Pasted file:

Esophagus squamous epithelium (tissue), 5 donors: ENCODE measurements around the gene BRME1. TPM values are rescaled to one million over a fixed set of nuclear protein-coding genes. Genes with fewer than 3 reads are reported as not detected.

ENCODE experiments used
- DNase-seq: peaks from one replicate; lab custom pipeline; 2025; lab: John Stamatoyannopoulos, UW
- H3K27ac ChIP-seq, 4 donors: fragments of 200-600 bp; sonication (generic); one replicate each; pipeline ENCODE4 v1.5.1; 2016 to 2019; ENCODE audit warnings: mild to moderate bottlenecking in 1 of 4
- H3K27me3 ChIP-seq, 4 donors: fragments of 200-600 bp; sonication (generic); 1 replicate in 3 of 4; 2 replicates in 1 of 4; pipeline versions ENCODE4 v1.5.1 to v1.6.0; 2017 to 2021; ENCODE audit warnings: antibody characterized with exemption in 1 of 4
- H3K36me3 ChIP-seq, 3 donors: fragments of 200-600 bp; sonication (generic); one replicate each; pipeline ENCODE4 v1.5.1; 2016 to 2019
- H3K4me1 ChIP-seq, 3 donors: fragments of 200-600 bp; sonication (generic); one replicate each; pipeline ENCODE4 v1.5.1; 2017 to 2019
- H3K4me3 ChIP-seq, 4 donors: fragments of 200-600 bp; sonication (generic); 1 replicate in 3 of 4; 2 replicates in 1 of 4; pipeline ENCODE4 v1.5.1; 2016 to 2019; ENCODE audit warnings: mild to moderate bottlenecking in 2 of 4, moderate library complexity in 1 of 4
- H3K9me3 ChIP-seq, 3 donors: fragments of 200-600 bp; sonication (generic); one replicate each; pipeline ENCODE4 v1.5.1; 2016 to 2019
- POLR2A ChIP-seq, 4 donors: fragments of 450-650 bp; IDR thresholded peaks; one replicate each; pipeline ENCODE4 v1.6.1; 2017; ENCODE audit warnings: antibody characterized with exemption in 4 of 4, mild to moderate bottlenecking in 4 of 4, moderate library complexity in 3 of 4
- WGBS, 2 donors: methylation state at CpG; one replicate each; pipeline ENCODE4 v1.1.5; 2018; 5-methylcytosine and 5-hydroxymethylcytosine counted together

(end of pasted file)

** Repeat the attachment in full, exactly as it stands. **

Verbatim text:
Esophagus squamous epithelium (tissue), 5 donors: ENCODE measurements around the gene BRME1. TPM values are rescaled to one million over a fixed set of nuclear protein-coding genes. Genes with fewer than 3 reads are reported as not detected.

ENCODE experiments used
- DNase-seq: peaks from one replicate; lab custom pipeline; 2025; lab: John Stamatoyannopoulos, UW
- H3K27ac ChIP-seq, 4 donors: fragments of 200-600 bp; sonication (generic); one replicate each; pipeline ENCODE4 v1.5.1; 2016 to 2019; ENCODE audit warnings: mild to moderate bottlenecking in 1 of 4
- H3K27me3 ChIP-seq, 4 donors: fragments of 200-600 bp; sonication (generic); 1 replicate in 3 of 4; 2 replicates in 1 of 4; pipeline versions ENCODE4 v1.5.1 to v1.6.0; 2017 to 2021; ENCODE audit warnings: antibody characterized with exemption in 1 of 4
- H3K36me3 ChIP-seq, 3 donors: fragments of 200-600 bp; sonication (generic); one replicate each; pipeline ENCODE4 v1.5.1; 2016 to 2019
- H3K4me1 ChIP-seq, 3 donors: fragments of 200-600 bp; sonication (generic); one replicate each; pipeline ENCODE4 v1.5.1; 2017 to 2019
- H3K4me3 ChIP-seq, 4 donors: fragments of 200-600 bp; sonication (generic); 1 replicate in 3 of 4; 2 replicates in 1 of 4; pipeline ENCODE4 v1.5.1; 2016 to 2019; ENCODE audit warnings: mild to moderate bottlenecking in 2 of 4, moderate library complexity in 1 of 4
- H3K9me3 ChIP-seq, 3 donors: fragments of 200-600 bp; sonication (generic); one replicate each; pipeline ENCODE4 v1.5.1; 2016 to 2019
- POLR2A ChIP-seq, 4 donors: fragments of 450-650 bp; IDR thresholded peaks; one replicate each; pipeline ENCODE4 v1.6.1; 2017; ENCODE audit warnings: antibody characterized with exemption in 4 of 4, mild to moderate bottlenecking in 4 of 4, moderate library complexity in 3 of 4
- WGBS, 2 donors: methylation state at CpG; one replicate each; pipeline ENCODE4 v1.1.5; 2018; 5-methylcytosine and 5-hydroxymethylcytosine counted together